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Old 05-14-2003, 07:12 PM   #3
Linda Fried Linda Fried is offline
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exclamation Just Remember, Carl...

I have first dibs on one when you start taking orders! Thanks for posting this. It brings back memories of how jealous I was....and am!

Linda
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Old 05-14-2003, 08:06 PM   #4
Mike McCarty Mike McCarty is offline
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I believe that if you hurled this into the air, it just might come back to you.

What are the rough dimensions of this contraption?

And if you decide to hurl, please hurl towards Tulsa, just in case.
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Old 05-14-2003, 08:38 PM   #5
Timothy C. Tyler Timothy C. Tyler is offline
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Self-defense

I think a palette that you could throw and that would return would be very popular with artists. I like the rippled side - very oceanic.
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Old 05-14-2003, 09:17 PM   #6
Michele Rushworth Michele Rushworth is offline
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I thought Carl ought to name this the "Toboika Turbo" but he didn't go for that idea at the workshop.
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Old 05-14-2003, 10:34 PM   #7
Carl Toboika Carl Toboika is offline
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Hey guys,

The few times I have hurled it, it did come back, and with a new Trekell brush in tow to boot! Now THAT'S_ an_ Artists hunting boomerang for sure!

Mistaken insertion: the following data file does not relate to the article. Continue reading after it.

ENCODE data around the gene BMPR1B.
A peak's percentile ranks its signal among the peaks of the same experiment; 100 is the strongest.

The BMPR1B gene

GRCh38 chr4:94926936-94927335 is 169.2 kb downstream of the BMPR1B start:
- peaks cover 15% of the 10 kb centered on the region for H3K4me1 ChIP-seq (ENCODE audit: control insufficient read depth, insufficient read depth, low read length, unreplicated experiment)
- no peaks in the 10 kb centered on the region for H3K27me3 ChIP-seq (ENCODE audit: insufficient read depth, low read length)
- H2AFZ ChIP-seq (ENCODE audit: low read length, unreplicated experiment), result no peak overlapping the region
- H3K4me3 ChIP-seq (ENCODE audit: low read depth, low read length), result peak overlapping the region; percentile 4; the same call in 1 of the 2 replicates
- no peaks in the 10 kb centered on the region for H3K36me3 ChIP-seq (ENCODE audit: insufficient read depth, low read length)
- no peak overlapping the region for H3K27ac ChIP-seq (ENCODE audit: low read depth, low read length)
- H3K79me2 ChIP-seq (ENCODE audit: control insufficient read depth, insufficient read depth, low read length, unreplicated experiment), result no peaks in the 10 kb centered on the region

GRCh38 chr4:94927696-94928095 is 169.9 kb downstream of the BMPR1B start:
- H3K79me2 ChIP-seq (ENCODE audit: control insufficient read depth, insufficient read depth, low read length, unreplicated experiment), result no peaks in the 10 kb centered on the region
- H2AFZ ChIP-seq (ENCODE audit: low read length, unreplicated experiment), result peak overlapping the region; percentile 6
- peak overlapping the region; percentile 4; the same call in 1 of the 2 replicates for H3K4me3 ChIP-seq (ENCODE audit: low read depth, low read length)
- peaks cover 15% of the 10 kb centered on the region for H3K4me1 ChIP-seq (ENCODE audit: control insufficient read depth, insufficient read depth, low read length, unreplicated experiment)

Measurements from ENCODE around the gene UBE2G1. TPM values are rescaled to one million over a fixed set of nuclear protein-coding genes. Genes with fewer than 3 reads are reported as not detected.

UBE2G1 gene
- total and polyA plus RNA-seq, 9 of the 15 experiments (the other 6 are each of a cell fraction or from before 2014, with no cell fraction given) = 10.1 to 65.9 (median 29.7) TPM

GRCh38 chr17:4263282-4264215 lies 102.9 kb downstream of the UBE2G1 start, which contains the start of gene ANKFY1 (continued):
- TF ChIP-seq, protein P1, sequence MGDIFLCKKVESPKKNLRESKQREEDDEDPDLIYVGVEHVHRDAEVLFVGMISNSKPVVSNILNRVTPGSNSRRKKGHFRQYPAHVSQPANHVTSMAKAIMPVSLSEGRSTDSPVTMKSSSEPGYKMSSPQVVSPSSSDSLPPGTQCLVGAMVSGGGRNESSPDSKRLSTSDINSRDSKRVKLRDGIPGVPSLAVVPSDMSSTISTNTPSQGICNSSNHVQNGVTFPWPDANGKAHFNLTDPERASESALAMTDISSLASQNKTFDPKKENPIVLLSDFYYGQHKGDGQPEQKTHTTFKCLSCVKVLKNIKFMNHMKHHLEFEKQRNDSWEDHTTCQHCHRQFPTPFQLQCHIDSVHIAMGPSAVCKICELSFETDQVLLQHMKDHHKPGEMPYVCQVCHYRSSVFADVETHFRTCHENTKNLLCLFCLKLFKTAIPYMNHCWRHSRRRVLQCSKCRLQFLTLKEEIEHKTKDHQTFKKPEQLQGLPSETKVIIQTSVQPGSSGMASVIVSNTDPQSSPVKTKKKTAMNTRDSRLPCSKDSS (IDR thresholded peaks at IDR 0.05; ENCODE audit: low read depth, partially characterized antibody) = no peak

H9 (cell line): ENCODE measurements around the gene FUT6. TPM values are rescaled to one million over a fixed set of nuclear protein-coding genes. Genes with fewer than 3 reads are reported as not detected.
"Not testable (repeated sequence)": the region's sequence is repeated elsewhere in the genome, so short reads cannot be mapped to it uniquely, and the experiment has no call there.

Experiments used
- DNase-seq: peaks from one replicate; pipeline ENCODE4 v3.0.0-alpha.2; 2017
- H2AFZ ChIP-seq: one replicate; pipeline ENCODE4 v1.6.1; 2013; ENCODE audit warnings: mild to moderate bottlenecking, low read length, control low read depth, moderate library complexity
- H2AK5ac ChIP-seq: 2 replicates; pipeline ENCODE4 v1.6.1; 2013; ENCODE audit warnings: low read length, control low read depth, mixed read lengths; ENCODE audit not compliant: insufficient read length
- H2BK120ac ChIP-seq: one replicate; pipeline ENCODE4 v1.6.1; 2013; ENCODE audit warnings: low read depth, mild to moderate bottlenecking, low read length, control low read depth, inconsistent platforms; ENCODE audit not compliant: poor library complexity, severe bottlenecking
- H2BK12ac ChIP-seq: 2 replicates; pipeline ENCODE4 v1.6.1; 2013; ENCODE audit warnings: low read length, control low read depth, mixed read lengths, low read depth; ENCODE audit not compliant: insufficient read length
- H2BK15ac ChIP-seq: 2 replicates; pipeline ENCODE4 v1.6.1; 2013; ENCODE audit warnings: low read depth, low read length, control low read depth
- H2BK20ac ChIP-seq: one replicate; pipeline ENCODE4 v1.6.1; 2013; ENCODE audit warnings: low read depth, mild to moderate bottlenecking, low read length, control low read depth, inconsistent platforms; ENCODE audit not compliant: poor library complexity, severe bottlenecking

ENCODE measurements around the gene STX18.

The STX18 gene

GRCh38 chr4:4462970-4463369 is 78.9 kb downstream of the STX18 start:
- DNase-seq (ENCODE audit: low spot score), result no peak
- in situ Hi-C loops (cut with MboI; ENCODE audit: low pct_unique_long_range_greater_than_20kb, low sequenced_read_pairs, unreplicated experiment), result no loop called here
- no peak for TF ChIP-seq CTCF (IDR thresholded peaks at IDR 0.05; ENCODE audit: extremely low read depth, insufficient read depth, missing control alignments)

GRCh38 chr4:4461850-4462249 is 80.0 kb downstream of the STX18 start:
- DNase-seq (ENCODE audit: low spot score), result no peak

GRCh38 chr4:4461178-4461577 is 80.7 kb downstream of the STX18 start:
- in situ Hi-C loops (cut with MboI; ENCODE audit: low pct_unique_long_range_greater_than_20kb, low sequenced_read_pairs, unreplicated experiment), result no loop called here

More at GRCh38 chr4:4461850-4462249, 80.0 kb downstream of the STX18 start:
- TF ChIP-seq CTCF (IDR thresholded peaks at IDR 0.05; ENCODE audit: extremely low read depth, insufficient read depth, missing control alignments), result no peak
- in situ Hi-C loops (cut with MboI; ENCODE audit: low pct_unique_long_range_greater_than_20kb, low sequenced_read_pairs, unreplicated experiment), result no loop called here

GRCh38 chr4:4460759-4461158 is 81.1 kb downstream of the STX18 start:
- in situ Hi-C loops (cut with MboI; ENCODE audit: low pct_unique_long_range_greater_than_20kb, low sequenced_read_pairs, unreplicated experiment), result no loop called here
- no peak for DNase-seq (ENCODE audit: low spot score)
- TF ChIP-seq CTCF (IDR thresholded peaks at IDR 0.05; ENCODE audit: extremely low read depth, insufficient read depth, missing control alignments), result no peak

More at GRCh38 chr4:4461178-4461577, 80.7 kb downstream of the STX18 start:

This is as large as I'd like to go for myself, good for larger canvases though, lots of room to mix, less wiping off, and it just avoids being so large as to be in the way. It's about 21 x 15 inches overall. I'm going to make something a good deal smaller for small canvas work though.

I forgot about the "Toboika Turbo". Thanks for the smile in remembrance Michele.

I don't think you can patent a shape and surface, Linda.

Those waves are the cool part I like best Tim. Practical too.

Linda, I sure enough remember that you want one, and have first dibs.

I'm going to order myself a small sheet of Lexan and see if that material is either a viable option or improvement.

Carl
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Old 05-14-2003, 10:45 PM   #8
Elizabeth Schott Elizabeth Schott is offline
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Carl, I am holding out for an ABS panel!
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Old 05-15-2003, 11:02 AM   #9
Carl Toboika Carl Toboika is offline
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Beth,

I've got a line on a supplier as I type. I'll let you know how the panel works.

Here's a picture of the palette in use at the Whitaker Workshop with model Cindy in the background. I didn't have the Mahlstick or brushes in my left hand when this was snapped though.
Carl
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Old 05-15-2003, 12:17 PM   #10
Timothy C. Tyler Timothy C. Tyler is offline
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Mahl stick

Carl, does your mahl stick have a wave too?

But seriously folks, doesn't some type of fancy plastic come in grey (thru and thru) that is also very resistant to chemicals at least our normal solvents?